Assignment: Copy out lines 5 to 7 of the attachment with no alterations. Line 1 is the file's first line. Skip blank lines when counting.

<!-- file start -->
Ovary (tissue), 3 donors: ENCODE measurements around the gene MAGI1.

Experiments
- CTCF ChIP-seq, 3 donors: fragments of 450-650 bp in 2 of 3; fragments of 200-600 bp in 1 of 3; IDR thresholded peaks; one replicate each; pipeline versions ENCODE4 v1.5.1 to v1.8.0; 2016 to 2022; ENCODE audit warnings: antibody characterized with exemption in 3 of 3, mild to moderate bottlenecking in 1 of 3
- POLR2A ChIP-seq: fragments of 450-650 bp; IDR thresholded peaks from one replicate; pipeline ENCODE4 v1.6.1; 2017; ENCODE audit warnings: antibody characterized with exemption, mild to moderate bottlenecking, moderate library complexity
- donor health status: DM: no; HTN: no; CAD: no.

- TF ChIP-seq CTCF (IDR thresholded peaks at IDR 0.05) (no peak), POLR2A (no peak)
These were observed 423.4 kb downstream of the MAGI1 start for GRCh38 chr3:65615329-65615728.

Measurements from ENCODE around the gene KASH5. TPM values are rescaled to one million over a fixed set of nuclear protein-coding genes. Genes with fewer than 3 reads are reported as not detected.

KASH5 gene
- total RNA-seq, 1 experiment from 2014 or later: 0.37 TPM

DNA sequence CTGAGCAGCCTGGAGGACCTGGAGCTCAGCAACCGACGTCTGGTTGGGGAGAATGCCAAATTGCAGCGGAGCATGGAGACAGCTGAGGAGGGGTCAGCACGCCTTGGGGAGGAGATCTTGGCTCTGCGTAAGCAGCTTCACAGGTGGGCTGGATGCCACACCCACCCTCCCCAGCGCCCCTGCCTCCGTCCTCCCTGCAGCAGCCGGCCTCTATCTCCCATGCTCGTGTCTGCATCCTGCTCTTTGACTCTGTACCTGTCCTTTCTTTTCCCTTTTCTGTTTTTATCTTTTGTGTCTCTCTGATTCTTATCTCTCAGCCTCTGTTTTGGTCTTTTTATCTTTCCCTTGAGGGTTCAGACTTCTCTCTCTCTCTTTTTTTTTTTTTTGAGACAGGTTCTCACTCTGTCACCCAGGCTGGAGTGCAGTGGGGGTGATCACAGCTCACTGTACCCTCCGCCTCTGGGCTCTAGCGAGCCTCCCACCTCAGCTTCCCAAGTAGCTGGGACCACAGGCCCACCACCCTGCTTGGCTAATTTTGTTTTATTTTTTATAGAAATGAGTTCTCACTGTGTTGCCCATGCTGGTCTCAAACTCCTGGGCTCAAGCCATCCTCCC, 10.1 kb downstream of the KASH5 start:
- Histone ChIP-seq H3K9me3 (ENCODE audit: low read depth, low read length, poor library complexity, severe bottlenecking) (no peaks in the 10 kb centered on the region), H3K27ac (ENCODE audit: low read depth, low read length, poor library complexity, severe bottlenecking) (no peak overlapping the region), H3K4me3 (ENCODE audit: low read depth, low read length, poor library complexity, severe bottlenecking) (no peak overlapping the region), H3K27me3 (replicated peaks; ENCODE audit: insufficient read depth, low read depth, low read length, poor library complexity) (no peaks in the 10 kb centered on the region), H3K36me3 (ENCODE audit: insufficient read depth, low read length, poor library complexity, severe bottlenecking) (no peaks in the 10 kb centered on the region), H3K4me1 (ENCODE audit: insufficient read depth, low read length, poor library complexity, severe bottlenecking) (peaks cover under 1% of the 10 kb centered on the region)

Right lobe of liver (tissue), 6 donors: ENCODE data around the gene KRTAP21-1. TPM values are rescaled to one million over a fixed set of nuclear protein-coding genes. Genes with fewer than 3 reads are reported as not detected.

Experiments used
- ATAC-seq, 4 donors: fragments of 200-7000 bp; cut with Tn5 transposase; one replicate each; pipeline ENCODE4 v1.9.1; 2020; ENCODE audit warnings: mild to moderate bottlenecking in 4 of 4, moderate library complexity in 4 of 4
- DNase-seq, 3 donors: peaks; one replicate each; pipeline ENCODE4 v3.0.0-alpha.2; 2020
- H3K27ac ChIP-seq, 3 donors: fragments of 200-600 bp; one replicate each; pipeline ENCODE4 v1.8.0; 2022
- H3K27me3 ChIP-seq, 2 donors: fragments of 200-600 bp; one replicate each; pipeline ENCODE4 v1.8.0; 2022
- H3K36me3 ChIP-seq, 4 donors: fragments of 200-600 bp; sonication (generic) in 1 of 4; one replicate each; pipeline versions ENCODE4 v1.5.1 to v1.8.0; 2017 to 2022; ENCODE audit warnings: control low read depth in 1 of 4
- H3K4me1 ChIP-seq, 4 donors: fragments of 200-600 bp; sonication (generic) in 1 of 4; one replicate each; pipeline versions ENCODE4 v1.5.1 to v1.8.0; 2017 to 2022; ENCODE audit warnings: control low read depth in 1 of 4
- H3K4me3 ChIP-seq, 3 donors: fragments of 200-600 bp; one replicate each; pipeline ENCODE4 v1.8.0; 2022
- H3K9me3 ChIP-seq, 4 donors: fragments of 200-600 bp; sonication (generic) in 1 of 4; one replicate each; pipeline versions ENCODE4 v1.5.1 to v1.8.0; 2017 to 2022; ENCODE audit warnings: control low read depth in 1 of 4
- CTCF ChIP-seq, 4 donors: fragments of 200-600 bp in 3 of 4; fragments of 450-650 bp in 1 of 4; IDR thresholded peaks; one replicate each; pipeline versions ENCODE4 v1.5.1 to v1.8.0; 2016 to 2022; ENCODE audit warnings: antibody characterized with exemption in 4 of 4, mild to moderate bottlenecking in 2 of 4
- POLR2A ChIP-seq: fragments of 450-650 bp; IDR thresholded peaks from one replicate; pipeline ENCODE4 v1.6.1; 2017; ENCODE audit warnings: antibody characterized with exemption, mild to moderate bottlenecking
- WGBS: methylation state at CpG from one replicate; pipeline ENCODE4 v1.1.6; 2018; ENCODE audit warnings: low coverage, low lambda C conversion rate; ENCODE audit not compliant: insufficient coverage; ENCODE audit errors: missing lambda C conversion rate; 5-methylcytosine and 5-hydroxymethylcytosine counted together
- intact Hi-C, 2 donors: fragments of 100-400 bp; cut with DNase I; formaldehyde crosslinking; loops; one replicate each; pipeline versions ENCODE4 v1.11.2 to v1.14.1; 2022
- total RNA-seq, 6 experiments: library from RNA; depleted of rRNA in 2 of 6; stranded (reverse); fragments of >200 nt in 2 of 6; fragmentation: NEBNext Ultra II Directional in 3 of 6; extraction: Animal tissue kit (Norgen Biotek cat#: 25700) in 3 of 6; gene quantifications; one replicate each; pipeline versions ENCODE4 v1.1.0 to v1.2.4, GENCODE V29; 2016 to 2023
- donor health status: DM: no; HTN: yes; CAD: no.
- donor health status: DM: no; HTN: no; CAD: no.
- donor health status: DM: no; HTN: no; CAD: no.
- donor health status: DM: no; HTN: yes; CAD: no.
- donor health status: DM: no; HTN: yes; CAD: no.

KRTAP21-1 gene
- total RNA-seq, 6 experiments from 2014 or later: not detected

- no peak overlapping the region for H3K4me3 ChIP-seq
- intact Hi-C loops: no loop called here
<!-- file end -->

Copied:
- donor health status: DM: no; HTN: no; CAD: no.

- TF ChIP-seq CTCF (IDR thresholded peaks at IDR 0.05) (no peak), POLR2A (no peak)
These were observed 423.4 kb downstream of the MAGI1 start for GRCh38 chr3:65615329-65615728.